Indoor plumbing and, specifically, flush toilets have been pretty common in the developed western world for about a century now. The water toilets replaced a more primitive form of today’s more advanced compost toilets in most households: the outhouse. Low water use toilets were developed and modern compost units have been adapted to urban environments. But the latter might not be able to retrofit in all situations (ie: bathrooms that aren’t adjoining an exterior wall.)

    One could imagine that a version of this thermal solar technology could be developed for 21st century homeowners to help us continue to “do our business,” as potable water continues to become a more precious commodity that we really shouldn’t be flushing away.

  • Mik Fielding

    This seems all rather pointless when a far more simple and cheaper solution would be to build composting toilets. These need no high technology and can be built by the local community with locally sourced materials. The proposed ‘solution’ here just removes the ability from the local community to sort out their own needs and seems to be just a means to rake in more money for companies based in America etc., and requires fund raising to do so. Altogether a silly idea …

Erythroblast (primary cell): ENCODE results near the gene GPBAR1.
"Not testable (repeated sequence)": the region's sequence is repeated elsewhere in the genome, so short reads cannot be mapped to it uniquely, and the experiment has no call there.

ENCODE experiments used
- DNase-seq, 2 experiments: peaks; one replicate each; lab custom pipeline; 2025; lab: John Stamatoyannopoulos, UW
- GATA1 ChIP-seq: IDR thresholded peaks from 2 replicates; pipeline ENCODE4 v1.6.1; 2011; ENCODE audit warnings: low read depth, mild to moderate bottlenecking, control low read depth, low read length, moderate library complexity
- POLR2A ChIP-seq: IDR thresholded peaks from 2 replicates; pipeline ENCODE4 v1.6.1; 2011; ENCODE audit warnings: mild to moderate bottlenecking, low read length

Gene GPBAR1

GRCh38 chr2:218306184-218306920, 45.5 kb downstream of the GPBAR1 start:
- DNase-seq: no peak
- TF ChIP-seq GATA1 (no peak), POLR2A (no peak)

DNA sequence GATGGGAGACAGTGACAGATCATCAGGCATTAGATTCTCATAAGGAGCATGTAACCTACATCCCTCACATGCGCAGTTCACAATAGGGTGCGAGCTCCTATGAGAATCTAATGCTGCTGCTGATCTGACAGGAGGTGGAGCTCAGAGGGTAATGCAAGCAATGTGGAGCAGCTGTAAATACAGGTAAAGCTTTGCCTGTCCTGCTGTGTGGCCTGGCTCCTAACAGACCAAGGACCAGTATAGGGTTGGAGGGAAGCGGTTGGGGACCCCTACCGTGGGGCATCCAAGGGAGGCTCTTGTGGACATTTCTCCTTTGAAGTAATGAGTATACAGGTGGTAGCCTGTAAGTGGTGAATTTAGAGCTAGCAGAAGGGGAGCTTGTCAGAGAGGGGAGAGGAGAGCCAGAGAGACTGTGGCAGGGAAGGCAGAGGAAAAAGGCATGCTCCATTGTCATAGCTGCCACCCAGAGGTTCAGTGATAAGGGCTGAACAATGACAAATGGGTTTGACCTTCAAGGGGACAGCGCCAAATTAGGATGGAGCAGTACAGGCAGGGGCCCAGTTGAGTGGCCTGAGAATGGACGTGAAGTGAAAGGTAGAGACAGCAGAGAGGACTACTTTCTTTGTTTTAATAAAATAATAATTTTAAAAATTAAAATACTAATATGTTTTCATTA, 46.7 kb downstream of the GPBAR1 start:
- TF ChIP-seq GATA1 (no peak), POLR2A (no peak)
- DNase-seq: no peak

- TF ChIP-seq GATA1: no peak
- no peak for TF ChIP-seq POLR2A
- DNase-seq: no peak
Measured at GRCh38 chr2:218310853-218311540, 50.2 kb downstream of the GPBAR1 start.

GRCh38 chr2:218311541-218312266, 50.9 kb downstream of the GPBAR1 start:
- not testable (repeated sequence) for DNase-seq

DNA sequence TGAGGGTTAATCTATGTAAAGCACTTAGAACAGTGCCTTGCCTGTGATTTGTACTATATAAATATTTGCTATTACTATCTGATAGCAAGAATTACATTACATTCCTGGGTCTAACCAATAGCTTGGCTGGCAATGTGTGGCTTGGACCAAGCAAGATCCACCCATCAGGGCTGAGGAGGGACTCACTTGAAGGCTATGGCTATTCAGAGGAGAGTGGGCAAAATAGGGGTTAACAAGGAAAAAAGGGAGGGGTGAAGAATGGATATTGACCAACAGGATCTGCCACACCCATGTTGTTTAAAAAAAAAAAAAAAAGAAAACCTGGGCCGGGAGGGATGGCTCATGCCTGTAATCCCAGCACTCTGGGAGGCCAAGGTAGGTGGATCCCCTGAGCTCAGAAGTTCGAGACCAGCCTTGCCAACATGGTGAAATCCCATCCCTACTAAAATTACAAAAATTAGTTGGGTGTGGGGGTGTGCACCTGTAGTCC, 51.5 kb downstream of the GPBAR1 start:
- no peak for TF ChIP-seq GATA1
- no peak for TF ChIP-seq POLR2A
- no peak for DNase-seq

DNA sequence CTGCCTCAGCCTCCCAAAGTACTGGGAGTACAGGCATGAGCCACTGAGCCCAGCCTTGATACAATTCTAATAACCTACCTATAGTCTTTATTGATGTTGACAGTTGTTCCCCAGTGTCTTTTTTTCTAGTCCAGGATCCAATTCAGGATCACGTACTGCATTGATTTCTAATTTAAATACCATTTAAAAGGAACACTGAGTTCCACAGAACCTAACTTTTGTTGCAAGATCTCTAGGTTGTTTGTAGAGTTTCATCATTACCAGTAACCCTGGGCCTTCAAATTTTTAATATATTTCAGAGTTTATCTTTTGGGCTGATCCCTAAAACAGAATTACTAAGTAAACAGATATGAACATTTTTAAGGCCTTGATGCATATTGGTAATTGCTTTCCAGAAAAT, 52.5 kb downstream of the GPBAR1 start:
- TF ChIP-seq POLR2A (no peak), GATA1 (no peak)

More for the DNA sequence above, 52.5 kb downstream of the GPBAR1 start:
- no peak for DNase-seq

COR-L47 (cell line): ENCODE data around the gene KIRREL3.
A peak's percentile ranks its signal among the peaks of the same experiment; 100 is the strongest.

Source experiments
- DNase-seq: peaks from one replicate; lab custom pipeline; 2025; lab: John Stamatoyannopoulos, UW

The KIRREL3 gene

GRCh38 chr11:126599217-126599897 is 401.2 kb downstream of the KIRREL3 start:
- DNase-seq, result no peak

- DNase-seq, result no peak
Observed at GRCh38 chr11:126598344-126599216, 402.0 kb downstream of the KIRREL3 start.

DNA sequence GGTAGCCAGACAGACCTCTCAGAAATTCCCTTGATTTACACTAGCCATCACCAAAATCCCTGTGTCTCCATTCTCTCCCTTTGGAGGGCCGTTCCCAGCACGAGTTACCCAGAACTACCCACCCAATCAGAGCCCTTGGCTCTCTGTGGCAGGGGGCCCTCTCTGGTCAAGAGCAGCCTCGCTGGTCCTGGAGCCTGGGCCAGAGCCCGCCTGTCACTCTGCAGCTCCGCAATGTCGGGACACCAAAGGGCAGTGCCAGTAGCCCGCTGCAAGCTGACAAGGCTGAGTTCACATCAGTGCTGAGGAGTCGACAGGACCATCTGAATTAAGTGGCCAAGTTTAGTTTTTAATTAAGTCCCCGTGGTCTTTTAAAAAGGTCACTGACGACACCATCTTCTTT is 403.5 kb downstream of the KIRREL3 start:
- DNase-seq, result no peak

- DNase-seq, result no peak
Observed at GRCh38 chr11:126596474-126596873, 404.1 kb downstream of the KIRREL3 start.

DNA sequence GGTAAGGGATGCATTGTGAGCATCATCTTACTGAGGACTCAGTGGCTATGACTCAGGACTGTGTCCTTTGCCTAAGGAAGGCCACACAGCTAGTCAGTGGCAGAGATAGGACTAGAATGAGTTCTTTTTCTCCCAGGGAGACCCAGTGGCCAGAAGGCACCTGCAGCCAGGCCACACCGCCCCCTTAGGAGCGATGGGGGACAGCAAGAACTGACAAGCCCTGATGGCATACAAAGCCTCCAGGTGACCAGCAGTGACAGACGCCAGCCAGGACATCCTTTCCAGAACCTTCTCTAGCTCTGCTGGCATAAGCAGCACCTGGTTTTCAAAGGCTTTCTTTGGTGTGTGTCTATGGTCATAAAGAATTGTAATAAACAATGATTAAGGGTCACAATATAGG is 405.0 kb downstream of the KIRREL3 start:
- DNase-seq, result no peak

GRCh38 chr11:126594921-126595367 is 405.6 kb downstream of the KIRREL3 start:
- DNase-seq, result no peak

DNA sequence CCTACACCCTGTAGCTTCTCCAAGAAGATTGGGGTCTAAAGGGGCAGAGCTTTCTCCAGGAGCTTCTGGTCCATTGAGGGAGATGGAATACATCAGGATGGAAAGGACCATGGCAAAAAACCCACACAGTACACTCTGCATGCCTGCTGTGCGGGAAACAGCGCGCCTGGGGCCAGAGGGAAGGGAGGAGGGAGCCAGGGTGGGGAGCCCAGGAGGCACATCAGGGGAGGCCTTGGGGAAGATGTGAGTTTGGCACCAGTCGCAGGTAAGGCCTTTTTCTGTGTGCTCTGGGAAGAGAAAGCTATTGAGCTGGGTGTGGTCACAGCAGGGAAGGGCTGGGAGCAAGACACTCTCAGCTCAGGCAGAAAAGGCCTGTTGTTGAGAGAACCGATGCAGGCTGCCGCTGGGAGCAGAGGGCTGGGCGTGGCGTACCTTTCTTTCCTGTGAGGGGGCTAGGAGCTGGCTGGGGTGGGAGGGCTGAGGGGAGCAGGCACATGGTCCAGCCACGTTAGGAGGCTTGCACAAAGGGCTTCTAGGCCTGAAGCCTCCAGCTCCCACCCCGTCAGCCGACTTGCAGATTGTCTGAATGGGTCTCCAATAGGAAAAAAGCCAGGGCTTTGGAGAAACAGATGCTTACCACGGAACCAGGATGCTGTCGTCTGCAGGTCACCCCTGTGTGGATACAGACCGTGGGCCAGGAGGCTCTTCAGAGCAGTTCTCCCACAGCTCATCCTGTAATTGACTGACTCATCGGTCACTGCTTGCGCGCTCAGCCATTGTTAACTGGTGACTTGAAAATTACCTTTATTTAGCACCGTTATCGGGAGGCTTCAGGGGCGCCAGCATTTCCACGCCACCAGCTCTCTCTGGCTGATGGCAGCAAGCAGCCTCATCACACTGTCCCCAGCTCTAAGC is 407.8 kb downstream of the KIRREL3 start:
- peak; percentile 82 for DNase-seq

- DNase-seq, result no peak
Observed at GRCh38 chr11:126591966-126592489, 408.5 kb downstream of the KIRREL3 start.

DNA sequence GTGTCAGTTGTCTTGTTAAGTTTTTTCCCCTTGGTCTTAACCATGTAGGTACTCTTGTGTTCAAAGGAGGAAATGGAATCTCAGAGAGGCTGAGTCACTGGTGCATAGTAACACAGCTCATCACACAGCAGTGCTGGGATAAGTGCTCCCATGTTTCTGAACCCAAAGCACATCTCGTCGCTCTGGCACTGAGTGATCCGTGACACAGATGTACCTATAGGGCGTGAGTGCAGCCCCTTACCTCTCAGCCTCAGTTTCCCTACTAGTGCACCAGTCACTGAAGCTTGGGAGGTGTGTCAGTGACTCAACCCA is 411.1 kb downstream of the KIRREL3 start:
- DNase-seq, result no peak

• Bob_Wallace


      One very simple design is two about 4’x’4’x4′ boxes. Put a top with a hole on each. And a clean out door on the bottom.

      Poop in one for a year. Throw in some dried organic matter like leaves, corn husks, straw, wood shavings on a regular basis.

      Move over to the other box for the next year.